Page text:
Reaching out to the Muslim world may help in creating an environment for peace in the Middle East, but we must insist as Americans that our policies be firmly grounded in the beliefs of the Judeo-Christian tradition upon which this country was founded. ~Eric Cantor

Via Steve Benen

So Cantor means that he will offer support to opposition Maronites in Lebanon and work to realign U.S. policies in the Near East to favor Armenia, right? No, I guess that wasn’t quite it. When he says that policy should be “grounded in the beliefs of the Judeo-Christian tradition,” maybe he means that we should repudiate aggressive warfare, collective punishment and indiscriminate bombing, especially when those methods also adversely affect local Christian populations. Oh, that’s not it, either? Of course, it means exactly what you would think that it does, which is that we must support Israel to the hilt with support defined as the embrace of the most hawkish, counterproductive policies possible.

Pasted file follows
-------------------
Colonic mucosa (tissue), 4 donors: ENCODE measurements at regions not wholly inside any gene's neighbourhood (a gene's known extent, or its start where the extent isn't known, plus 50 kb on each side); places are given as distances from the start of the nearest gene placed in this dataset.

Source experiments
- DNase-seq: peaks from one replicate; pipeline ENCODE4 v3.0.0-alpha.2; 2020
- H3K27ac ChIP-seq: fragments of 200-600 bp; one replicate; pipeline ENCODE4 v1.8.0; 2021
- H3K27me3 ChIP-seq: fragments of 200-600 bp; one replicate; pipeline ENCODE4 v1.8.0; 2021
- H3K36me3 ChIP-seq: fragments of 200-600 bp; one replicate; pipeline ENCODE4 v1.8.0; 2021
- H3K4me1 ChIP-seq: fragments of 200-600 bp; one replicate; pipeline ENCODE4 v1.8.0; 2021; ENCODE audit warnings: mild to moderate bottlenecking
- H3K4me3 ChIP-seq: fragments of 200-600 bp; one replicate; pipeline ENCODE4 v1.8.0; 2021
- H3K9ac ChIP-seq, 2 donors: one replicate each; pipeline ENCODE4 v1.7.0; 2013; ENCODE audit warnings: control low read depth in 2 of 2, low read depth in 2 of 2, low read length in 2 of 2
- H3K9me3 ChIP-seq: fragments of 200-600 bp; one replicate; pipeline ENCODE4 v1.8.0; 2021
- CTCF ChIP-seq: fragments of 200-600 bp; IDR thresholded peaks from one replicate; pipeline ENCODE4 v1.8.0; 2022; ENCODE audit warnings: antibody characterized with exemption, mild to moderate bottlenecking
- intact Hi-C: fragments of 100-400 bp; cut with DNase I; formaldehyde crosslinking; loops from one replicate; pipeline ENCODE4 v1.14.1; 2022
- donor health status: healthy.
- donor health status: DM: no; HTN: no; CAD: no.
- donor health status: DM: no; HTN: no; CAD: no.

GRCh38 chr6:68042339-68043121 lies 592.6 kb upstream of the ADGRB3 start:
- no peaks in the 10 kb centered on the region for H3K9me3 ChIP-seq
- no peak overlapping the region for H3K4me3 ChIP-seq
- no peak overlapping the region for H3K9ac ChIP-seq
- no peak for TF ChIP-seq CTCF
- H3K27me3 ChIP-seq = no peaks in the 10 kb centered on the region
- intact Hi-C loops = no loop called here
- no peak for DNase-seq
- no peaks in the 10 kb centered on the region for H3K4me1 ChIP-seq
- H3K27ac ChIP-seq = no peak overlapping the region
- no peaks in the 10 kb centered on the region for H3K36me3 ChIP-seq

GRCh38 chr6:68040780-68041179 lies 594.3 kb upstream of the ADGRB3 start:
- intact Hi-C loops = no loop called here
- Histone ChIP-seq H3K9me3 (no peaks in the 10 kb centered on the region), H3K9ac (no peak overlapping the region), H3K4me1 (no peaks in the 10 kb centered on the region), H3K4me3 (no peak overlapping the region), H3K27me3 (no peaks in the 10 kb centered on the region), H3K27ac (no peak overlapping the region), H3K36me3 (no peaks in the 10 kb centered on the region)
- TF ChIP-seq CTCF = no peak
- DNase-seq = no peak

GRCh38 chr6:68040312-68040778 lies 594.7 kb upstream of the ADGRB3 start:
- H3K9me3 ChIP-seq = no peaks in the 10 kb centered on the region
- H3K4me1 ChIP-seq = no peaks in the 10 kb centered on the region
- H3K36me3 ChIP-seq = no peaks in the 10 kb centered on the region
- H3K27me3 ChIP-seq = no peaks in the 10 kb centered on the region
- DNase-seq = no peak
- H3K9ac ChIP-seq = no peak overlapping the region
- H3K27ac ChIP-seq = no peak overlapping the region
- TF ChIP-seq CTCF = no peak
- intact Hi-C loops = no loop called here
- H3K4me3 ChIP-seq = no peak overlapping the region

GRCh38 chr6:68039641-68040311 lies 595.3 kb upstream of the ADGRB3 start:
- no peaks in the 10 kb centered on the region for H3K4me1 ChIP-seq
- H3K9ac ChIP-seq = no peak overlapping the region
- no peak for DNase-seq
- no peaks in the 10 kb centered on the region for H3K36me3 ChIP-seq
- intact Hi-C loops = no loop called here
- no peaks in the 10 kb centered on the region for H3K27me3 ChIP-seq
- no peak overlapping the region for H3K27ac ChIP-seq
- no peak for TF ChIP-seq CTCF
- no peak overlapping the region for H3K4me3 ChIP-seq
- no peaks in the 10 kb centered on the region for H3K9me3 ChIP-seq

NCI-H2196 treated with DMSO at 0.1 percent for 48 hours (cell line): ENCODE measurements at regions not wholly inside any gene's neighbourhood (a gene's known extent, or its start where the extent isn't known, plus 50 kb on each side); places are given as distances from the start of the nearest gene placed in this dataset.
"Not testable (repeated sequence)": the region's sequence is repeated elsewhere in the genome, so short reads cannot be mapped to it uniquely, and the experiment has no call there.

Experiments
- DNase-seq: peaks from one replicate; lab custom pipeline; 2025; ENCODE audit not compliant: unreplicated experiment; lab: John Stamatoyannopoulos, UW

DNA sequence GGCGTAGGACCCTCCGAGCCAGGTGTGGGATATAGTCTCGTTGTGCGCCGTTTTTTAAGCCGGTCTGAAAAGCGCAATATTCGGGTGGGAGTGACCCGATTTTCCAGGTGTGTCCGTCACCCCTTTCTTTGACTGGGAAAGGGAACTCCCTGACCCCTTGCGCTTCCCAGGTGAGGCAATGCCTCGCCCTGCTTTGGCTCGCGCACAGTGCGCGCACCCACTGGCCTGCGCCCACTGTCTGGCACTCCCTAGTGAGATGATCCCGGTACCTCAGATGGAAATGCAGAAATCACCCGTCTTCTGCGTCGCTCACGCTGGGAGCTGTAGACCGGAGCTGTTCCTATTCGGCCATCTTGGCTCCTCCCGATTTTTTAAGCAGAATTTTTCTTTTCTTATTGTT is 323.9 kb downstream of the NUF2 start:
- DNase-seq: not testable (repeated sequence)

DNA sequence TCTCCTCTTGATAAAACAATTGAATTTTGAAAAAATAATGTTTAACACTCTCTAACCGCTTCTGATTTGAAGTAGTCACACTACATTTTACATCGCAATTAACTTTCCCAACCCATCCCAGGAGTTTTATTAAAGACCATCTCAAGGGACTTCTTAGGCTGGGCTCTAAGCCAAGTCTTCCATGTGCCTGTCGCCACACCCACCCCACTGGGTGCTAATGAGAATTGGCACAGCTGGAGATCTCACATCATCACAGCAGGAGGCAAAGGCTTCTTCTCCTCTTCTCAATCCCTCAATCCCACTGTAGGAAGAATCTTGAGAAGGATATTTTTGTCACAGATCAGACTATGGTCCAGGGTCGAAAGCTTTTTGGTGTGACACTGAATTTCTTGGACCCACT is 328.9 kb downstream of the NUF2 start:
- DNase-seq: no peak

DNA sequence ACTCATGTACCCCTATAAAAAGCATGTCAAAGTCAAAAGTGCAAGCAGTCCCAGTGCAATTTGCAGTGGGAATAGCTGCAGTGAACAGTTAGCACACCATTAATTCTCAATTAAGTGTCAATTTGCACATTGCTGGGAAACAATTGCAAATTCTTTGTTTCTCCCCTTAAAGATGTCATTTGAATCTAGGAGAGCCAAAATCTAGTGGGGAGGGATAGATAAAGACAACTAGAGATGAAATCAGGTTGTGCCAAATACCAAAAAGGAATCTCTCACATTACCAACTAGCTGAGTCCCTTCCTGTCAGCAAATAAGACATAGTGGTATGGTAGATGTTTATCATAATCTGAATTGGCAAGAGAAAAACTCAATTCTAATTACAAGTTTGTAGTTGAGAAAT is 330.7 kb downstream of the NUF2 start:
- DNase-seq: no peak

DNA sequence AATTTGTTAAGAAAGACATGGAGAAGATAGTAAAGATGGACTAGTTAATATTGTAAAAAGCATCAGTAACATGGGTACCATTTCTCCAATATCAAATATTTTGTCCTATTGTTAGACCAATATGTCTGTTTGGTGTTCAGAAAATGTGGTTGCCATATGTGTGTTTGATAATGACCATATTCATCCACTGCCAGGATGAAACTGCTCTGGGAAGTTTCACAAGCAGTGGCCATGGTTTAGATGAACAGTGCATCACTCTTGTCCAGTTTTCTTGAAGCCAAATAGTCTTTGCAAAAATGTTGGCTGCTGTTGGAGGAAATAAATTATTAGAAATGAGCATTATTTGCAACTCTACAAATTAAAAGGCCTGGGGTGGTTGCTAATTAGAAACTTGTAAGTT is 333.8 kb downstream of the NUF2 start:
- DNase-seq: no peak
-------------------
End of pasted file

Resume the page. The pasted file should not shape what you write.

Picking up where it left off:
What I don’t understand is why Benen and others are finding this statement to be so far “out there.” Don’t get me wrong–it’s a fairly ridiculous statement. It is also quite common, and not just on the right. After all, it isn’t just conservative pundits and activists who are constantly burdening Israel as the front-line state of “civilization” and “Enlightenment,” which is the polite, secular way of saying “they are like us.” Making explicit references to religious heritage as a basis for supporting another state may be embarrassing to secular supporters, but these are the effective political allies they have chosen to tolerate and embrace to one degree or another.

Politicians annually line up to praise a lot more than Israel’s “democratic character and desire to live in peace,” and Cantor’s Christian Zionist audience wouldn’t give a fig for a small eastern Mediterranean country were it not for the religious heritage of its majority, the religious significance of the land in which they live and their conviction that their support is authorized and required by Scripture. Normally politicians prefer to use more vague language, such as “common heritage” or “common values,” but most of them are referring at least in part to cultural and religious identity. By the standards of Christian Zionist discourse, what Cantor said was unexceptional and actually rather mild. Supporters of Israel routinely rely on the support of people who fervently believe what Cantor said, but then profess shock and dismay when confronted with what they believe.